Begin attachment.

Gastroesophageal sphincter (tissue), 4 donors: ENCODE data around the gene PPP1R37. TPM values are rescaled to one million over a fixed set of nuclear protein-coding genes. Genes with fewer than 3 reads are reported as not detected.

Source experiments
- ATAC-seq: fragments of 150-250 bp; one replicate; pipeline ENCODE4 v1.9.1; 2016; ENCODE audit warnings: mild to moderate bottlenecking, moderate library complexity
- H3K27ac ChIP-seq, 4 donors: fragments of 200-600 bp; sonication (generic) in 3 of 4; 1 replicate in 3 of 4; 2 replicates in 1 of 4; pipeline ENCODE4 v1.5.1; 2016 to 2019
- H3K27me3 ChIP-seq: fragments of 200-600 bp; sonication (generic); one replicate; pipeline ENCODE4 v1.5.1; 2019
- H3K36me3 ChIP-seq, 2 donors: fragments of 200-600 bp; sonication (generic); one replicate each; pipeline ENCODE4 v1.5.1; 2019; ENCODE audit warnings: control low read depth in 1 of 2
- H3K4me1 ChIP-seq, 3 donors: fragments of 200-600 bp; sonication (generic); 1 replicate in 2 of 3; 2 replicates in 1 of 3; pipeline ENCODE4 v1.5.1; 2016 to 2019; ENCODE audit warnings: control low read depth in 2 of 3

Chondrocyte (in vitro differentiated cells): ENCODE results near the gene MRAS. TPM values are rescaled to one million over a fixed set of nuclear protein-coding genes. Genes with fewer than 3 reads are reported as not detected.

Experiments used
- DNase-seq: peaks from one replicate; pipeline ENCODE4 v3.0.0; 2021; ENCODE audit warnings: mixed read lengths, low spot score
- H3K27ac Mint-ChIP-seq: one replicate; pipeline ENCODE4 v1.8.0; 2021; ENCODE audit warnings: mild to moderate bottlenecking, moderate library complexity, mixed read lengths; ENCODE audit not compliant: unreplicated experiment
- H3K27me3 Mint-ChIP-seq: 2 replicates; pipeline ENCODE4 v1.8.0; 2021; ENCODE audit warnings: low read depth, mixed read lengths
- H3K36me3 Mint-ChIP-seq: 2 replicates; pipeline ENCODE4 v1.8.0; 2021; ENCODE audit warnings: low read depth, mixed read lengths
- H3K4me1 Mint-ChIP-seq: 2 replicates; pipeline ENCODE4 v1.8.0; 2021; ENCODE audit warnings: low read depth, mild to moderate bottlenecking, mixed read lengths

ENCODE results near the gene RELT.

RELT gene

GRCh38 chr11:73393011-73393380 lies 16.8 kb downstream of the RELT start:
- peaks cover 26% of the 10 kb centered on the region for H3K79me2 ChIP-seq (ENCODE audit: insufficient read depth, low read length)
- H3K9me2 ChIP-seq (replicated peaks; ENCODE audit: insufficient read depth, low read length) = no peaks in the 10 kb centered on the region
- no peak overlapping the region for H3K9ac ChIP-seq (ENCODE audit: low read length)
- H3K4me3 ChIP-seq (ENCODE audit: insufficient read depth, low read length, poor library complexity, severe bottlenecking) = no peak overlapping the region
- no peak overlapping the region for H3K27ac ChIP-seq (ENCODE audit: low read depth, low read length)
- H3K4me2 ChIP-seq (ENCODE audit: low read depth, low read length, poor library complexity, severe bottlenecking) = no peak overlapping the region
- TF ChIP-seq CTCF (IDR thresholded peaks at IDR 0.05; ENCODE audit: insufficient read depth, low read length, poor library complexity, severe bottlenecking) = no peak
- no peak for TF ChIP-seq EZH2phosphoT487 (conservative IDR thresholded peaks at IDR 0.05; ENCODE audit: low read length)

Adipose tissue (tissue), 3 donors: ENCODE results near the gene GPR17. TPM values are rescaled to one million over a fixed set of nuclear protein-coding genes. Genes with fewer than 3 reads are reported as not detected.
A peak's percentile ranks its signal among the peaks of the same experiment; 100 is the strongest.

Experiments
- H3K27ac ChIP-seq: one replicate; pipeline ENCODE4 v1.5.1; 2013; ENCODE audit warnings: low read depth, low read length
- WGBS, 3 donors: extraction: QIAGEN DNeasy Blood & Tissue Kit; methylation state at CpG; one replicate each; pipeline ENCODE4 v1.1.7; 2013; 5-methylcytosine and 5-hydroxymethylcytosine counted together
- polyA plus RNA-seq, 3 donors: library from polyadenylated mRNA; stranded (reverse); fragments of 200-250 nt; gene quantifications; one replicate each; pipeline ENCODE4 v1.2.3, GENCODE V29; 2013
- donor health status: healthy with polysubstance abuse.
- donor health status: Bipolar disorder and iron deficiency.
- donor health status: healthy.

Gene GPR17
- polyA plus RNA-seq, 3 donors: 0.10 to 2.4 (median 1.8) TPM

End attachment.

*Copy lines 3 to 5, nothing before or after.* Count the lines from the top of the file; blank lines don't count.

- ATAC-seq: fragments of 150-250 bp; one replicate; pipeline ENCODE4 v1.9.1; 2016; ENCODE audit warnings: mild to moderate bottlenecking, moderate library complexity
- H3K27ac ChIP-seq, 4 donors: fragments of 200-600 bp; sonication (generic) in 3 of 4; 1 replicate in 3 of 4; 2 replicates in 1 of 4; pipeline ENCODE4 v1.5.1; 2016 to 2019
- H3K27me3 ChIP-seq: fragments of 200-600 bp; sonication (generic); one replicate; pipeline ENCODE4 v1.5.1; 2019